Tales of a ‘naughty’ woman

(Terri Helm is writing in place of Midge this month.)


Bessica Medlar Raiche

Bessica Medlar Raiche would have been considered a bit of a “naughty” woman during her lifetime. Born in April 1875 in Wisconsin, Raiche once said of herself, “I got more attention because of my life­style. I drove an au­tomobile, was active in sports like shoot­ing and swimming, and I even wore rid­ing pants and knick­ers. People who did not know me or un­derstand me looked down on this behav­ior. I was an accom­plished musician, painter, and linguist. I enjoyed life and just wanted to be myself.”

Just being herself would result in Raiche becoming the first woman in the United States to fly solo. On Sept. 16, 1910, with no previous experience or flight instruction, Raiche hopped into an airplane she and her husband, Francois, had de­signed and built together at their home in Mineola, N.Y. During that day, Raiche made five flights. The last one cov­ered approximately one mile.

Raiche became fascinated with flying while she was studying painting in France. While there, she saw Or­ville Wright demonstrate his Wright Flyer. Upon her return home, she and Francois built their first airplane in their living room. They used lighter-weight materials such as bamboo, silk, and piano wire. Because Bessica was lighter, it was decided that she would attempt the first flights.

Two weeks earlier, on Sept. 2, 1910, Blanche Stuart Scott had also made a solo flight in Hammondsport, N.Y. Scott’s flight, however, was deemed to be accidental by the Aeronautical Society of America. Scott was practicing taxiing in an airplane that had been mechanically rigged to prevent takeoff. A gust of wind, however, allowed Scott to be airborne for a few seconds.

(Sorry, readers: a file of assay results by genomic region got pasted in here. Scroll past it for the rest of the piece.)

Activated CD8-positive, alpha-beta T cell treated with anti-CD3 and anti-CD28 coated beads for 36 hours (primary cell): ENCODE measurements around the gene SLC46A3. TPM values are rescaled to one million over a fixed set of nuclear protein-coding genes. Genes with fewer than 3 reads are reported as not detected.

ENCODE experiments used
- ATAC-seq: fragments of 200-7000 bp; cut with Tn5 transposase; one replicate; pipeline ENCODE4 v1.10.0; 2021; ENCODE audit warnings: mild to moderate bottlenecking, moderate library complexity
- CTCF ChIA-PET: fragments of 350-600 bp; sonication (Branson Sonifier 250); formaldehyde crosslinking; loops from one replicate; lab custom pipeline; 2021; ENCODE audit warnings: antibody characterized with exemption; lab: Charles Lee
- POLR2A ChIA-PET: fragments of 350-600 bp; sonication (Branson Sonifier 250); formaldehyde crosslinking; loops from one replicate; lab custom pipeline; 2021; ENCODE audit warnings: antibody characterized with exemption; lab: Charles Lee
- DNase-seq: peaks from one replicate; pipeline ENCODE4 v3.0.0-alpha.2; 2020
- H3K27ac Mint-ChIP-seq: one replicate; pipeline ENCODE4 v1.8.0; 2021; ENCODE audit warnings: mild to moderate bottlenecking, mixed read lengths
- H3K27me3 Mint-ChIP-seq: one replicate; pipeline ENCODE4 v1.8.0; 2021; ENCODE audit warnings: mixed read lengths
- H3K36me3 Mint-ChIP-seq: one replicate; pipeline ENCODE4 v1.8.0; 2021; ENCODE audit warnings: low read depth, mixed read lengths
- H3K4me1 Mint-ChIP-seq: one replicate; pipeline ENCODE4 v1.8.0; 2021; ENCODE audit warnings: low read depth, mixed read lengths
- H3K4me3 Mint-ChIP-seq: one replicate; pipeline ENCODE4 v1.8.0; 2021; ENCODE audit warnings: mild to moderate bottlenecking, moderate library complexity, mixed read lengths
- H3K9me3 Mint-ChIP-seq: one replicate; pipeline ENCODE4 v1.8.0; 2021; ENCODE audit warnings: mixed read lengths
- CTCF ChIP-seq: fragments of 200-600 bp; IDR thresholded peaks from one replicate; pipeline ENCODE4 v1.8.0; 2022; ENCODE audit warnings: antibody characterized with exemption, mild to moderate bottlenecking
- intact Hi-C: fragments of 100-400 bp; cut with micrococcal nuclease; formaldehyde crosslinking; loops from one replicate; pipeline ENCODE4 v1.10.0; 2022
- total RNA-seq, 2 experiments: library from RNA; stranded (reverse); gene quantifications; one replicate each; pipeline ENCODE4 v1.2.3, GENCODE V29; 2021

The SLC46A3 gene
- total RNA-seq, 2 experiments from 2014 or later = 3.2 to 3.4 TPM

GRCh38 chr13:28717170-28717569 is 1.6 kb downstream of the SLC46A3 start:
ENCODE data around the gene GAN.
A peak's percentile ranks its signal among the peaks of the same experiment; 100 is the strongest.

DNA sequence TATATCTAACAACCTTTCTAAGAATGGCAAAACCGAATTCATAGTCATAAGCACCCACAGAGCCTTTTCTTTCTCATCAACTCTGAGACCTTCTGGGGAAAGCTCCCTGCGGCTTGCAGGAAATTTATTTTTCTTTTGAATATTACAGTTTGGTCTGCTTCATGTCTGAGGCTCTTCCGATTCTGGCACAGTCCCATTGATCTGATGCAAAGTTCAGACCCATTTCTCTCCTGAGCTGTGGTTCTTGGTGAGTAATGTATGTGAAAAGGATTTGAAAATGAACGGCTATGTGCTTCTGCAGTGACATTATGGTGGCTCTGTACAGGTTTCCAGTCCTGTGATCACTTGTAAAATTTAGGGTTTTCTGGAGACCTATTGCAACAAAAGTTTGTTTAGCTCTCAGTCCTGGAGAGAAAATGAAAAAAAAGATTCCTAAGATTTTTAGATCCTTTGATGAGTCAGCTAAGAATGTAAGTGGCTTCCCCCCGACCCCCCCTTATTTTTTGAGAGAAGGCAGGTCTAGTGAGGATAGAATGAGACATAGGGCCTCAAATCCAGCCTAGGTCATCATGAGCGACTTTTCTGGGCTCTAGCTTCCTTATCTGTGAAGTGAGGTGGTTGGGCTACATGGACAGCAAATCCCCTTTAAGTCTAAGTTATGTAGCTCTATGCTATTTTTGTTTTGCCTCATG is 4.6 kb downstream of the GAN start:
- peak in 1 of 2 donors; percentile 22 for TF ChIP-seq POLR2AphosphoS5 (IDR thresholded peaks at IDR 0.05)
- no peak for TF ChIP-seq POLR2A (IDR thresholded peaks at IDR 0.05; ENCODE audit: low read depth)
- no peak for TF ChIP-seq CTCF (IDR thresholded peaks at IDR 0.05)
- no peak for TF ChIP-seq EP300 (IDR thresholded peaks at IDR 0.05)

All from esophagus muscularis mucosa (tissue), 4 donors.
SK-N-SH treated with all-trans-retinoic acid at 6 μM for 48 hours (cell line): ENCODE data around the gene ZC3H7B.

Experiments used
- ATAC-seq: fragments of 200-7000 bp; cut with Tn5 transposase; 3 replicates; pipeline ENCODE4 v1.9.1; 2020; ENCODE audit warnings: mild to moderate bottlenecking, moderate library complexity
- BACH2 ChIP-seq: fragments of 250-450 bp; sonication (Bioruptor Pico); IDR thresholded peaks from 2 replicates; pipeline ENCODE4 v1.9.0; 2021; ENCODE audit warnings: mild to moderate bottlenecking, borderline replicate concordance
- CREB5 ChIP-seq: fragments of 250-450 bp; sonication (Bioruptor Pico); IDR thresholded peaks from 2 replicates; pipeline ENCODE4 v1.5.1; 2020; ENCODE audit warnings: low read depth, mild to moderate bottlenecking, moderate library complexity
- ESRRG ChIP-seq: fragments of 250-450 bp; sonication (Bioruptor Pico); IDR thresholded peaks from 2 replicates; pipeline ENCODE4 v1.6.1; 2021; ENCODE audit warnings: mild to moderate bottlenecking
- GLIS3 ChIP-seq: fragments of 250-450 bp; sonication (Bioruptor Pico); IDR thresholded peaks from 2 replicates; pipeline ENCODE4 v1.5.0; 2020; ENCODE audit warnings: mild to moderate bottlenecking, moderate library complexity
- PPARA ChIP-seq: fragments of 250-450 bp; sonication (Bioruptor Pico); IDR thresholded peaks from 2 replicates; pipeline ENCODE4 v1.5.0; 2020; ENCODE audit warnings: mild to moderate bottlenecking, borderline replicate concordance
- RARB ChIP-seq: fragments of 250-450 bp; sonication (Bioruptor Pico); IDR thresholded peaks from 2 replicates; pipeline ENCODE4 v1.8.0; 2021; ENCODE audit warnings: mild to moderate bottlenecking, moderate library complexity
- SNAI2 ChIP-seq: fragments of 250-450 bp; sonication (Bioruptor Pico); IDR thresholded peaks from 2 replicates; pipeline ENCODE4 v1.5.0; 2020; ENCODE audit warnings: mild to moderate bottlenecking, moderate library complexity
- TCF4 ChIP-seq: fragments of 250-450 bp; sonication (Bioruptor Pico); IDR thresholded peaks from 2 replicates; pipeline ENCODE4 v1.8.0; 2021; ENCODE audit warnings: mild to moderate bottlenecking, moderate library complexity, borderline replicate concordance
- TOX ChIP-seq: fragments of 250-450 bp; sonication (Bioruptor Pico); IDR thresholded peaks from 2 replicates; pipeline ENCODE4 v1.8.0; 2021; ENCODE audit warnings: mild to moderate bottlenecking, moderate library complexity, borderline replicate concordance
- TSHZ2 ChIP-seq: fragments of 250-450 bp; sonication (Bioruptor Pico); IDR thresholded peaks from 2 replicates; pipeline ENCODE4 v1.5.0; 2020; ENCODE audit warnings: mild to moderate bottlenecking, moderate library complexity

The Aeronautical Society of America credits Raiche with the first intentional solo flight by a woman. On Oct. 13, 1910, the society held a dinner in her honor and awarded Raiche with a diamond-studded gold medal inscribed “First Woman Avia­tor in America.”

Raiche went on to make as many as 25 flights in a week, and with her husband, formed the French-American Aeroplane Company. They would build two more air­planes and would become innovators in the use of lighter-weight materials in aircraft construction.

A woman of many talents, Raiche re­ceived a Doctor of Medicine Degree (MD) from Tufts University in 1903. She prac­ticed dentistry for awhile, but would later become one of the nation’s first woman specialists with a practice in obstetrics and gynecology.

When Raiche’s health forced her to retire from fly­ing, she and Francois moved to California, where Bessica focused on her medical prac­tice. On April 11, 1932, Ra­iche died in her sleep from a heart attack. She was only 57 years old. At the time of her death, women comprised just 3 percent of the world’s li­censed pilots.

Guest columnist Terri Helm lives in Mont­ezuma County, Colo. She and regular columnist Midge Kirk have been artistic partners for about 10 years, bringing little-known women from the dusty archives, where they have been relegated, back to life to share with you.

From Midge Kirk.